1. the feeling of sadness or displeasure caused by the nonfulfillment of one’s hopes or expectations.
“to her disappointment, she was given a yellow spoon instead of a pink one”
synonyms: sadness, regret, dismay, sorrow
a person, event, or thing that causes disappointment.plural noun: disappointments“the job proved a disappointment”
synonyms: letdown, nonevent, anticlimax, washout
This morning my five year old had an epic meltdown. You would have thought that I had taken away her entire collection of Pinkalicious books or that I told her that Santa was fictional. But the trigger was actually the color of the spoon she was given for her oatmeal. Prior to giving her the yellow spoon — she said these words to her four year old sister, “all that matters is your family and it doesn’t matter what color spoon you have, food still tastes the same.” Ironic, right?
As a mother, I do everything in my power to make my kids happy. All the time. And seeing them upset or disappointed feels like an epic failure! But lately I’m discovering that perhaps disappointment isn’t the worst thing in the world. Disappointment is actually a healthy and positive emotion that plays an essential role in children’s emotional, intellectual and social development.
This morning it would have been infinitely easier to go to the drawer and hand over the other pink spoon to my daughter. I would have avoided the tantrum and the tears and heartache of seeing my child feeling extreme disdain. The spoon example is petty and truly just a drip in the bucket of life’s disappointments – BUT point being, to my five year old IT MATTERED and it DISAPPOINTED her. Instead of placating her and immediately solving her problem, I want her to experience solving life’s little setbacks and to learn how to identify what caused the disappointment and figure out how to not feel disappointed in the future.
Children need to be able to just sit with their disappointment and ask, “Why do I feel so bad?” and, “What can I do to get over feeling this way?” If I had immediately rushed to the rescue, she would have been conditioned to assume that if this happens again – that mom will just fix the problem for her. And while I do intend to always do my absolute best to protect my children from major heartbreaks – I want them to learn how to cope with life’s minor setbacks. Because the truth is that I can’t be with my daughter every second of every day, and I want her to be able to navigate disappointment and failure without me — and I also want her to know that it’s okay, it’s normal and that I will always be here to give her a hug and to cheer her on and that I am her biggest fan!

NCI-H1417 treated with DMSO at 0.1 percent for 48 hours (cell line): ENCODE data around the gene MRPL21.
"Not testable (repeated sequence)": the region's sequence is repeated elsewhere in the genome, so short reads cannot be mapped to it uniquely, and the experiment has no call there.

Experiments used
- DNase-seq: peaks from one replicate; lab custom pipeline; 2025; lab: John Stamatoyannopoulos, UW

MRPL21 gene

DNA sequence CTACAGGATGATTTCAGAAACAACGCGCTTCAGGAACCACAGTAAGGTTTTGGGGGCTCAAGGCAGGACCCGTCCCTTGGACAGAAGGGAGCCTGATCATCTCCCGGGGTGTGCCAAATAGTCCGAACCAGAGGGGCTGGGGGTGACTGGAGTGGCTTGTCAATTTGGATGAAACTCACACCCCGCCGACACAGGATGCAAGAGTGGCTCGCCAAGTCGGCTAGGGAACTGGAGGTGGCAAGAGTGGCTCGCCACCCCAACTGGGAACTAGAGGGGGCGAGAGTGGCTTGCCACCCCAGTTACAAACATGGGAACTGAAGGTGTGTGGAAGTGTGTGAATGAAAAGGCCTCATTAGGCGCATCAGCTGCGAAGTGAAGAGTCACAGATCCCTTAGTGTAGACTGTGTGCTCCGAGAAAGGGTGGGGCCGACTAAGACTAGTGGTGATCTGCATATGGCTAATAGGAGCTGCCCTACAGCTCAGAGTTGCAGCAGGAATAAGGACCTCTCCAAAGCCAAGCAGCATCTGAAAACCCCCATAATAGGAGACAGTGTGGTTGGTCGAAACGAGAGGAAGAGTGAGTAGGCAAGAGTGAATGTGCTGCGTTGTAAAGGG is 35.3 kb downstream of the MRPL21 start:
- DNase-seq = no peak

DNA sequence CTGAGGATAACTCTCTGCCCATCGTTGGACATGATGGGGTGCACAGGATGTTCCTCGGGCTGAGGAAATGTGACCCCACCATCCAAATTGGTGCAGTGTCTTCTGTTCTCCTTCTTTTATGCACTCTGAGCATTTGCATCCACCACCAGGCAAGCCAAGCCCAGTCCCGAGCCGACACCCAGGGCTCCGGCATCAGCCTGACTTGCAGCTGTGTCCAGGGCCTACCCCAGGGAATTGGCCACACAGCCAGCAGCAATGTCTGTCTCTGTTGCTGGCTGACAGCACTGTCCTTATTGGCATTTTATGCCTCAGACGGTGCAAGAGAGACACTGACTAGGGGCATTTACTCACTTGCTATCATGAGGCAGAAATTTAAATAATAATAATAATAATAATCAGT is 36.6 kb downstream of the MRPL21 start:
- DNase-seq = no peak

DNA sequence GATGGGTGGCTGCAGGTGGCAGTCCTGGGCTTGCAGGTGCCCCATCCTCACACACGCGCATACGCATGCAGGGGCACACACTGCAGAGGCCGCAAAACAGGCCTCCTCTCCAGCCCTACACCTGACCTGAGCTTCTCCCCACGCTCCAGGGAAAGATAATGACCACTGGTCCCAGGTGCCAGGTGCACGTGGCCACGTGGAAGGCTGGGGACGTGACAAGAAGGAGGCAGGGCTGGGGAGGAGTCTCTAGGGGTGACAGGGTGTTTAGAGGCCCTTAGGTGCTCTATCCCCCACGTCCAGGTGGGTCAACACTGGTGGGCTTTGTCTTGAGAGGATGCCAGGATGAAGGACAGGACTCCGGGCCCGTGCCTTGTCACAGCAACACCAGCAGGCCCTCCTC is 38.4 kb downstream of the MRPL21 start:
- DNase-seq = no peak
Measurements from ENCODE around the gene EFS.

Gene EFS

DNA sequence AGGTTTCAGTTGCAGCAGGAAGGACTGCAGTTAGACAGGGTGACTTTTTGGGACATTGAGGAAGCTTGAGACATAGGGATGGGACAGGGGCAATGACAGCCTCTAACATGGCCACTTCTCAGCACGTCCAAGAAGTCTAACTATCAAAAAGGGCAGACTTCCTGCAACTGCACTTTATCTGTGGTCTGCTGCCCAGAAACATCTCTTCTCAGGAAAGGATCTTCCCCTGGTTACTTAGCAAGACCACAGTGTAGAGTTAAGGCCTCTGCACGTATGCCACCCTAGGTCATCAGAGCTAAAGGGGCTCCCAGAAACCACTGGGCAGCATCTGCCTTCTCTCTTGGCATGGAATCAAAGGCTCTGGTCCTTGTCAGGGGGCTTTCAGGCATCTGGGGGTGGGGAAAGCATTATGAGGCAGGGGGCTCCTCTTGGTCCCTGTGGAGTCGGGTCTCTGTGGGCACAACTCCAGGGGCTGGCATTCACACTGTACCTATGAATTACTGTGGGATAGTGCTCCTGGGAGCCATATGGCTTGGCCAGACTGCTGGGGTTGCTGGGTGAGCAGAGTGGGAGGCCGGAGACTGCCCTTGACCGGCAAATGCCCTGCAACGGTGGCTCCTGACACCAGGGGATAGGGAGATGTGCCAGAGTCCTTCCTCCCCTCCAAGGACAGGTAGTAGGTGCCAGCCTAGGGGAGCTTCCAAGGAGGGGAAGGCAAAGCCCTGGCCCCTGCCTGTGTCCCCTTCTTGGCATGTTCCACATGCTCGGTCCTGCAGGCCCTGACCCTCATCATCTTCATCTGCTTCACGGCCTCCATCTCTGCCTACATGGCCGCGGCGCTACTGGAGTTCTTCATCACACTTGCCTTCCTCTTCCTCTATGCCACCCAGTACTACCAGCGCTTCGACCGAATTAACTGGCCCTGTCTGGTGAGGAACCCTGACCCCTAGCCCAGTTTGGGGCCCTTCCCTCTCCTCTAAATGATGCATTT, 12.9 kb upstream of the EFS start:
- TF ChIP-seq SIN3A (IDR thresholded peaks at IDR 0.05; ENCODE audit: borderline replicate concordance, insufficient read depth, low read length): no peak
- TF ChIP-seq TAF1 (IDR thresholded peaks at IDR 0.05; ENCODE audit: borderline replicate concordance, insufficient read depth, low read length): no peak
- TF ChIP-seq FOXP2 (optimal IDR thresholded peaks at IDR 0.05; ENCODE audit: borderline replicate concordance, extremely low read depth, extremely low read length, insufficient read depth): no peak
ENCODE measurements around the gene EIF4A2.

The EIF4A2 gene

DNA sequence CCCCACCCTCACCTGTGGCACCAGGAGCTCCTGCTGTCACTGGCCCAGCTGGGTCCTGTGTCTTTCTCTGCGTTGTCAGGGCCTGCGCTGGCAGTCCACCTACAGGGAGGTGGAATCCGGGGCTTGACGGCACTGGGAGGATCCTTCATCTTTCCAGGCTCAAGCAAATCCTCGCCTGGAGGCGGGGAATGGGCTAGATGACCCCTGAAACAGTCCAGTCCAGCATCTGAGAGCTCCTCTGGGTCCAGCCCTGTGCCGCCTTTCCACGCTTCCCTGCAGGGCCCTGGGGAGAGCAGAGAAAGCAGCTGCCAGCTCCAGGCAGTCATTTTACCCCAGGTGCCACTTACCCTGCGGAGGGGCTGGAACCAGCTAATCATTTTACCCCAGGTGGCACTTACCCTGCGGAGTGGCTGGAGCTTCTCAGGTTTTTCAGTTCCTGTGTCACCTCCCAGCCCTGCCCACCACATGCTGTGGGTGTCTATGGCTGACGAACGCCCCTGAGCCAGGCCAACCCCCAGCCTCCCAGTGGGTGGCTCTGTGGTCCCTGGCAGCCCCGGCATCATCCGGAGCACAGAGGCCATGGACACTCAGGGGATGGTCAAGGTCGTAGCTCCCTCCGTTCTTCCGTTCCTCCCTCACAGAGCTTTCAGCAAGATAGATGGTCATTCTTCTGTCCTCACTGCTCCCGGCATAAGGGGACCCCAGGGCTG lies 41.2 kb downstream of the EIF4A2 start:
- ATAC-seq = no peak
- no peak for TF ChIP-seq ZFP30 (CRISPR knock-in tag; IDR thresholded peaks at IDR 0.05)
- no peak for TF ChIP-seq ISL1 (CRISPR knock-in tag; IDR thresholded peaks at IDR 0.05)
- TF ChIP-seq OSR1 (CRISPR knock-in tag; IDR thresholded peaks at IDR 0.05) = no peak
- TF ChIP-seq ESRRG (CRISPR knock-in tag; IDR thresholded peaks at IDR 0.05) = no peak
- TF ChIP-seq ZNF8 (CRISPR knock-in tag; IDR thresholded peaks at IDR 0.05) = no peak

Without disappointment, how do we learn to appreciate the good things in life? Without failure, how do we improve? Without mistakes, how do we learn? Disappointment, failure & mistakes are all part of life — and as much as my mama heart wants to shield my children from all of that, I would rather have them learn how to cope with the inevitable emotions. And I yearn for them to view life as a journey where you don’t have to be perfect – but where you should always strive be your best self!
After all, there is a saying that the bad times make the good times better.
I have been a parent for 5 1/2 years and have only recently accepted that disappointment is in fact something I should let my children feel and learn from – admittedly, I am guilty of coddling and solving problems and far too often giving in. But I vow to do better!
How to respond to your children’s disappointments:
- Support your children, but don’t rush to solve their problems.
- Don’t disguise the situation – let them understand the disappointment.
- Offer a healthy perspective on disappointment
- Allow your children to feel disappointment about the setback.
- Help your child find ways to resolve their disappointment.
- Explain the value in learning from disappointment and mistakes.
- Shower them with love, hugs and high fives – praise their successes and let them know that you love them regardless of their successes or failures!